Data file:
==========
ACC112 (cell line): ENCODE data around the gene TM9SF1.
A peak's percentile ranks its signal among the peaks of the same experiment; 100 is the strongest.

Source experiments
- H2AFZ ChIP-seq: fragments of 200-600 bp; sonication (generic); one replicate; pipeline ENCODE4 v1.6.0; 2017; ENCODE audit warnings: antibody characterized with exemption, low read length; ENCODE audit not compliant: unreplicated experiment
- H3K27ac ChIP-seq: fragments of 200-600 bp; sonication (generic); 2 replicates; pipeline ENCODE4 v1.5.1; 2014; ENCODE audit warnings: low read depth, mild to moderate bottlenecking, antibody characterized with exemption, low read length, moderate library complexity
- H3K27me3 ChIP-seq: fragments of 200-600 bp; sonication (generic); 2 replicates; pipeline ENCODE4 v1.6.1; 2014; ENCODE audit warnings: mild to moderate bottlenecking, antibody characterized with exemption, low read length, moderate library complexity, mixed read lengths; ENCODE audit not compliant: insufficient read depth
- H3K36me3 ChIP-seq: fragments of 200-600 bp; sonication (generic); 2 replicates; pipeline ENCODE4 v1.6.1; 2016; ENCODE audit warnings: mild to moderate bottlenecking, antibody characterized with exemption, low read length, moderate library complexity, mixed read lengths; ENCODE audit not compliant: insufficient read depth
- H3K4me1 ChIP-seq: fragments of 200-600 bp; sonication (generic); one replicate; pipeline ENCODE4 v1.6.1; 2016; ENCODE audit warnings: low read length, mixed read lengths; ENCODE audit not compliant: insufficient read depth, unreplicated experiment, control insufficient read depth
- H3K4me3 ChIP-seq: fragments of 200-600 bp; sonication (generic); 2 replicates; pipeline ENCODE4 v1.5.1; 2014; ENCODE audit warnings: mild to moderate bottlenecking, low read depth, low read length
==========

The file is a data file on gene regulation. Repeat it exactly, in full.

ACC112 (cell line): ENCODE data around the gene TM9SF1.
A peak's percentile ranks its signal among the peaks of the same experiment; 100 is the strongest.

Source experiments
- H2AFZ ChIP-seq: fragments of 200-600 bp; sonication (generic); one replicate; pipeline ENCODE4 v1.6.0; 2017; ENCODE audit warnings: antibody characterized with exemption, low read length; ENCODE audit not compliant: unreplicated experiment
- H3K27ac ChIP-seq: fragments of 200-600 bp; sonication (generic); 2 replicates; pipeline ENCODE4 v1.5.1; 2014; ENCODE audit warnings: low read depth, mild to moderate bottlenecking, antibody characterized with exemption, low read length, moderate library complexity
- H3K27me3 ChIP-seq: fragments of 200-600 bp; sonication (generic); 2 replicates; pipeline ENCODE4 v1.6.1; 2014; ENCODE audit warnings: mild to moderate bottlenecking, antibody characterized with exemption, low read length, moderate library complexity, mixed read lengths; ENCODE audit not compliant: insufficient read depth
- H3K36me3 ChIP-seq: fragments of 200-600 bp; sonication (generic); 2 replicates; pipeline ENCODE4 v1.6.1; 2016; ENCODE audit warnings: mild to moderate bottlenecking, antibody characterized with exemption, low read length, moderate library complexity, mixed read lengths; ENCODE audit not compliant: insufficient read depth
- H3K4me1 ChIP-seq: fragments of 200-600 bp; sonication (generic); one replicate; pipeline ENCODE4 v1.6.1; 2016; ENCODE audit warnings: low read length, mixed read lengths; ENCODE audit not compliant: insufficient read depth, unreplicated experiment, control insufficient read depth
- H3K4me3 ChIP-seq: fragments of 200-600 bp; sonication (generic); 2 replicates; pipeline ENCODE4 v1.5.1; 2014; ENCODE audit warnings: mild to moderate bottlenecking, low read depth, low read length